Between Hinge, Tinder and the myriad dating sites out there (gluten-free singles, anyone?) it’s become ridiculously easy to snag a date or score a hookup on a moment’s notice.
While this is all good and fine, I think it also opens up the floor for a very frank conversation about sex. And by that, I mean a conversation about why you shouldn’t be having any.
Don’t get me wrong, I think the ability to expand our dating horizons is a fantastic reality and one worth exploring. There’s absolutely nothing wrong with experimenting, meeting new people and opening yourself up for new experiences.
At the same time, I think that needs to be balanced with a healthy dose of abstinence every now and then. That’s right, a complete and total lack of sex of any kind. I like to think of it as a personal tune-up for one’s priorities and goals beyond just the physical.
Before you start chiming in about how insanely radical that sounds or that it’s not realistic, hear me out — as someone who tried a year-long period of self-induced abstinence, I learned a thing or two that reshaped the way I view relationships, myself and, most importantly, sex.
My foray into the world of abstinence didn’t come about as the result of any religious preclusions or moral considerations. Quite the opposite actually — my earliest sexual experiences were with men significantly older than me, and it was during this time that I began to view sex as a way to boost my self-worth above all else. I began to equate my own value as a human with external gratification, and it became an incredible drain on my emotional wellbeing.
By my early 20s, I was fed up with my dating life.
It became clear to me that this wasn’t working, and I needed to find a way to dissect my understanding of how sex fits into relationships. My answer: no dating, no hookups, no casual relationships. Nothing. I cut myself off from any outside influences and carefully unraveled my personal priorities.
I never thought I would abstain from sex for a full year. Ever. And, let me tell you, at times it felt like five years. I don’t know about you, but for me sex is a pretty enjoyable part of dating, and forgoing any physical contact for a whole year is a long time.
The first few months were the worst. I was lonely. I watched, with a tinge of jealously, as my friends pranced around with a cavalcade of fun new hookups. They shared their exciting stories, and I hung on every word. I so badly wanted to hop back on the bandwagon and throw away the key to my imaginary chastity belt. At times I forgot why I was doing this in the first place.
It wasn’t until about the six-month mark that I really began to feel an actual transformation take place. My relationship with myself became much more amicable. I didn’t despise myself for the way I let men treat me. I wasn’t drained after hour-long arguments and late-night bickering.
I started journaling and rediscovering parts of myself that I had forgot existed. Forgive the cliché, but I took time to work on myself. I realized the toll that attaching sexual desirability to my self-worth had taken on me after all those years.
As I began to unearth this newfound sense of empowerment, I saw myself experience immense growth. It wasn’t just me — my friends, co-workers, family members —everyone began to comment on how different I was. I was lighter, more emotionally present and, above all, happy.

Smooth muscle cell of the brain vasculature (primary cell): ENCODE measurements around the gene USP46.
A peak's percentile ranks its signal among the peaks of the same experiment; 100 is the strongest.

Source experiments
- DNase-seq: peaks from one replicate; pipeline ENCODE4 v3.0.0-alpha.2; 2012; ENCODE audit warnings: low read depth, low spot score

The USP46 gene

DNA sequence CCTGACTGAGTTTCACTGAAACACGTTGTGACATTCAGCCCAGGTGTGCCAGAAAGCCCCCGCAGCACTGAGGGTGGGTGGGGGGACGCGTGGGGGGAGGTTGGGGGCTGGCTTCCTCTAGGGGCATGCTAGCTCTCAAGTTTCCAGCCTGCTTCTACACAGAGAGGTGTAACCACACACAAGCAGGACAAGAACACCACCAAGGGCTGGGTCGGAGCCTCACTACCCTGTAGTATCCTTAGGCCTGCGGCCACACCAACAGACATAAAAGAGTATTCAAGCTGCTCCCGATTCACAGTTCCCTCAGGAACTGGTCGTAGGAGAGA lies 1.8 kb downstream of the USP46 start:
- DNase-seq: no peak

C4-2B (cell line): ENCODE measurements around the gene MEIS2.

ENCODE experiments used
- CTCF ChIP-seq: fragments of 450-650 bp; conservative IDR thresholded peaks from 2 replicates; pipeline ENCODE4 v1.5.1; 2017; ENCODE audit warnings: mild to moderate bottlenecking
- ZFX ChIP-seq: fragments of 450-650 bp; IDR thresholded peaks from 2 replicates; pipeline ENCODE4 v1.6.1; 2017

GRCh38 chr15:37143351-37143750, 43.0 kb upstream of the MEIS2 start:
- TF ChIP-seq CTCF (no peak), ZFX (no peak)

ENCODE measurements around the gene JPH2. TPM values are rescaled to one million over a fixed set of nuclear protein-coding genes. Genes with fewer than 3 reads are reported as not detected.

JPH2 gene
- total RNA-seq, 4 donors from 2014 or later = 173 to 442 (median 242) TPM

I’ll never forget how gratifying it felt to be fully in control of my body, 100% of the time. I know this realization is largely in part a response to my past experiences and failed relationships, but I felt a newfound sense of freedom knowing that my body wasn’t merely a tool for someone else’s gratification. It was about what I wanted, and I had the power. This was something that I hadn’t felt for a very long time.
As my sex-free one-year anniversary rolled around, I knew I was ready to get back into the dating pool. That in itself was a pretty terrifying moment.
Don’t get me wrong, I was excited to dip back into the world of dating (and sex…I had really, really missed having sex), but there was an extra layer of gravity attached to my choices. I had done an immense amount of work to better myself and get to a place where I could make more informed decisions about my emotional health, and I wasn’t about to let that go to waste.
Ultimately, my year of abstinence was more akin to an off-the-cuff experiment than a calculated move, but I would do it again in a heartbeat.
After taking that time off, I found that I was much more adequately prepared to forge healthy relationships — it was like hiding away in a time machine and emerging later as an older, wiser and more in tune version of myself.
Will abstaining from sex work for everyone? No. Should you consider it? 100 percent.
Again, I’m not saying this is the answer for every person, but I think it’s worth considering for those who are looking to gain a new perspective or insight into what they want from a sexual relationship.
Many of us, perhaps even without knowing it, tend to repeat the same patterns or fall into the same routines because it’s merely a habit. And, given my experience, the best path to more enjoyable and meaningful sex is to not have any for a while.
If any part of you feels like you need a change or are unhappy with your circumstances, take a moment to understand why. Listen to your own personal needs and don’t be afraid to do something drastic about your concerns. Forgoing the physical gratification of sex and intimacy helped me to understand my particular issues.
After all, there’s nothing more important than the relationship with yourself, even if the road to that realization is incredibly long, rocky and sex-free.